After taking specialist advice from the East Midlands Oral History Archive based at the University of Leicester, the most appropriate recording equipment was purchased and eleven volunteers attended an initial oral history workshop in September 2007 conducted by Leicester University followed by a further training session in the Village Hall after the interview teams had completed their first interview, so that techniques could be compared and best practice followed.
Over thirty potential interviewees were identified over the course of the first year of the Project, though it was envisaged that no more than twenty would be recorded and that the programme of interviewing would continue after the Project had officially ended. The first interview and recording was successfully completed in January 2008.
The interviewers worked in teams of two so that one would do the interviewing and one would operate the recording equipment. On the subsequent interview they would switch roles. As each interview was completed it was typed up by another set of volunteers.
On completion of the first eleven interviews the recordings were handed over to Dave Sankey to create a set of DVDs and to select extracts to be loaded onto audio handsets so that visitors to the Project’s second exhibition could listen to the interviewees talking about various topics. To make the selections it was necessary to annotate every transcript to identify the topics the conversation had ranged over and to edit the recordings into smaller segments by topic. For the exhibition, segments from each interview were then grouped by topic e.g. farming, schooldays, shops etc so that the company that hired out the audio equipment could load them onto the handsets. A number of photographs were then selected from the archive to sit alongside the recordings at the exhibition to illustrate the anecdotes.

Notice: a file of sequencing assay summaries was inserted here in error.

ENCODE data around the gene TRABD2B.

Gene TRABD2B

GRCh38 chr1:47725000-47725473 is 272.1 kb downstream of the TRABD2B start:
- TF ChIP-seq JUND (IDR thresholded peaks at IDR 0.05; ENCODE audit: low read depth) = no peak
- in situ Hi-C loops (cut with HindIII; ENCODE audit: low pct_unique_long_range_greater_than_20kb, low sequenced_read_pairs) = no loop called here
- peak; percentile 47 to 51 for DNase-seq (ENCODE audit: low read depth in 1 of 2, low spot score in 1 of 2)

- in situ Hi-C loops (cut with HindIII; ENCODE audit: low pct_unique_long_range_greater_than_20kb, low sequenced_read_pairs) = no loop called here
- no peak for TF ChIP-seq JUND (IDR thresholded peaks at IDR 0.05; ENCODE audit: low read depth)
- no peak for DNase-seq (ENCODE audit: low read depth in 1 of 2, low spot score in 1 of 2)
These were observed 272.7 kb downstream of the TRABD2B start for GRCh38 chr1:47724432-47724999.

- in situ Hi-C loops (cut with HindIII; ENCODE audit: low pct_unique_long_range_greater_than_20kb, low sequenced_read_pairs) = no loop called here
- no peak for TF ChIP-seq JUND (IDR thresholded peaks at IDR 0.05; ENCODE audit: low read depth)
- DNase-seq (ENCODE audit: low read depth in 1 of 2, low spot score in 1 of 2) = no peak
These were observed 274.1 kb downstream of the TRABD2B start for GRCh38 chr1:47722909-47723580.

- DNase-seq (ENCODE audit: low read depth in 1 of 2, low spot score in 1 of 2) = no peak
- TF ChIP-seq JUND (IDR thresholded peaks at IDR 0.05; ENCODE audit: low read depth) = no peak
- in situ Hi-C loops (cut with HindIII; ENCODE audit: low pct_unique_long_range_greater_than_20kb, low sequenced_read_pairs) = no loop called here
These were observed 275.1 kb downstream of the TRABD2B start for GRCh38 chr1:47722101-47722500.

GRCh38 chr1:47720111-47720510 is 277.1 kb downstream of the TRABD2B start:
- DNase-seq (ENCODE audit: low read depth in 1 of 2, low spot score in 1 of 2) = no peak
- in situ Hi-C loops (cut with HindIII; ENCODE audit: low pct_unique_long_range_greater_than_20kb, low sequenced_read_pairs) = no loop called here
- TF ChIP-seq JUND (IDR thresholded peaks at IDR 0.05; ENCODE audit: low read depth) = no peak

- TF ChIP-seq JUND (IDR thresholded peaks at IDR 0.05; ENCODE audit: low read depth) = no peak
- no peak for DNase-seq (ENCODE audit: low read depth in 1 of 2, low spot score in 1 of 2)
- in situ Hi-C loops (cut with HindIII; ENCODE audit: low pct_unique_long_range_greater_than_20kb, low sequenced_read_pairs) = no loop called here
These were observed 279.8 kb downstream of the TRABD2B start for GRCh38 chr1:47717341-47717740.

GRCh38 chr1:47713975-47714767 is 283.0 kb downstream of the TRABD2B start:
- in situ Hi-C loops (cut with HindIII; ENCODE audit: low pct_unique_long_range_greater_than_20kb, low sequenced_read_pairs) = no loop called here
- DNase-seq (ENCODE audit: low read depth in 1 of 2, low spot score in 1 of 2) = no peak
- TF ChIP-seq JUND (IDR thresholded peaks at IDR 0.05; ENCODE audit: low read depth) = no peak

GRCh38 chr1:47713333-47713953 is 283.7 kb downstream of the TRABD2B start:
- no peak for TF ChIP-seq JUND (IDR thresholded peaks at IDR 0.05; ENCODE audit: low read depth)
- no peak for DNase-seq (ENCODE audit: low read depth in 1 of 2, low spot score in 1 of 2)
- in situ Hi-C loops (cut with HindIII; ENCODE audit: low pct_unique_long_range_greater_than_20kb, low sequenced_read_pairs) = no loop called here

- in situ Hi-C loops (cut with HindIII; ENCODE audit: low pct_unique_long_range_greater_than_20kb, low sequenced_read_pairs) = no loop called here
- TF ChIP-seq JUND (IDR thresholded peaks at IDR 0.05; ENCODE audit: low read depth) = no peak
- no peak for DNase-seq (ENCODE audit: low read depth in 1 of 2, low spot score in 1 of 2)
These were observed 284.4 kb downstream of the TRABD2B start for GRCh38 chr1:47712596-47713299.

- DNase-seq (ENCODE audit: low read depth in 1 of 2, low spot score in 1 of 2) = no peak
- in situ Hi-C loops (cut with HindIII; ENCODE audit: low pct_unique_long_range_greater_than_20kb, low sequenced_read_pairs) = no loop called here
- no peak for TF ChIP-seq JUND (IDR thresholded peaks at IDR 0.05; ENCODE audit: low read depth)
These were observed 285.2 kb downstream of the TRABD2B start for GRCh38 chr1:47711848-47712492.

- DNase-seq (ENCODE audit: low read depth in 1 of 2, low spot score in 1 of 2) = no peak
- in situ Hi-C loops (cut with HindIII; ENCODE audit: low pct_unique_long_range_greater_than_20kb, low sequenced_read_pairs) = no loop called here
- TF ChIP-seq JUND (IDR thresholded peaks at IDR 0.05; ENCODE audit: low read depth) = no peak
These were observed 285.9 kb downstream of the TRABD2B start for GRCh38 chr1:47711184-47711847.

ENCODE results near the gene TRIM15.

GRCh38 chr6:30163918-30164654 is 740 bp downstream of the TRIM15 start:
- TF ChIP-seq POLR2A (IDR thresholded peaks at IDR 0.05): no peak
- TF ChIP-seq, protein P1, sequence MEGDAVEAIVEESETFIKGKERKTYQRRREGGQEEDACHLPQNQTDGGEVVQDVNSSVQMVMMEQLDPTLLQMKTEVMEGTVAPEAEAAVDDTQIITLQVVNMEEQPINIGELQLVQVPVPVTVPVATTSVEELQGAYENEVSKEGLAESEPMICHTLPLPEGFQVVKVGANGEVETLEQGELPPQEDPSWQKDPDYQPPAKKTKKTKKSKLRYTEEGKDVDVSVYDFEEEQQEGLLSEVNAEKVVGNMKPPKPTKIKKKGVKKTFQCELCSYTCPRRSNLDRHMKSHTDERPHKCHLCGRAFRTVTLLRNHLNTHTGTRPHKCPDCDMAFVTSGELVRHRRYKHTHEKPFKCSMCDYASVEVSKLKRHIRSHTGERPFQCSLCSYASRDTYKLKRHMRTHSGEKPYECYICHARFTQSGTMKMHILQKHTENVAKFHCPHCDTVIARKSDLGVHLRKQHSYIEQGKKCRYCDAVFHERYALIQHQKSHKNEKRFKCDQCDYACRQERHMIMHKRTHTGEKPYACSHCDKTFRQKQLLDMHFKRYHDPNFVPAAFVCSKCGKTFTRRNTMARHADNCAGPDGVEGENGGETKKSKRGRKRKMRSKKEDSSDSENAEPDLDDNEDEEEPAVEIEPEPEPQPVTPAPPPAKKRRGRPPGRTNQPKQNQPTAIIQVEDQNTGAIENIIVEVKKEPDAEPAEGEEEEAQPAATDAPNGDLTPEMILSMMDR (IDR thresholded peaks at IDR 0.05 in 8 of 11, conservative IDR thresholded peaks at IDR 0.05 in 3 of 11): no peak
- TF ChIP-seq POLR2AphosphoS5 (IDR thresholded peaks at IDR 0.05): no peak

For the DVDs the whole of all the interviews, comprising some eight and half hours of recording material, including extracts from Margaret Moutrie’s memoirs read by Chris Ditcham, were placed on three DVDs to be sold as a boxed set. Having edited each interview by topic it was possible to rearrange the order into a more logical sequence in some cases where an interview had ranged over a number of topics and then returned to them from time to time. Editing also provide the opportunity to remove hesitations, long pauses, errors, coughing and other extraneous noises. This made for a more coherent and dynamic flow to the conversation. To add colour to these recordings a further selection was made from the Photographic Archive to illustrate every anecdote so that the DVDs could be listened to while appropriate pictures appeared on the TV screen with more information provided as captions. Where this wasn’t possible an internet picture would be used, though to avoid any assumption that the image was from the Archive such images were captioned “Internet picture.”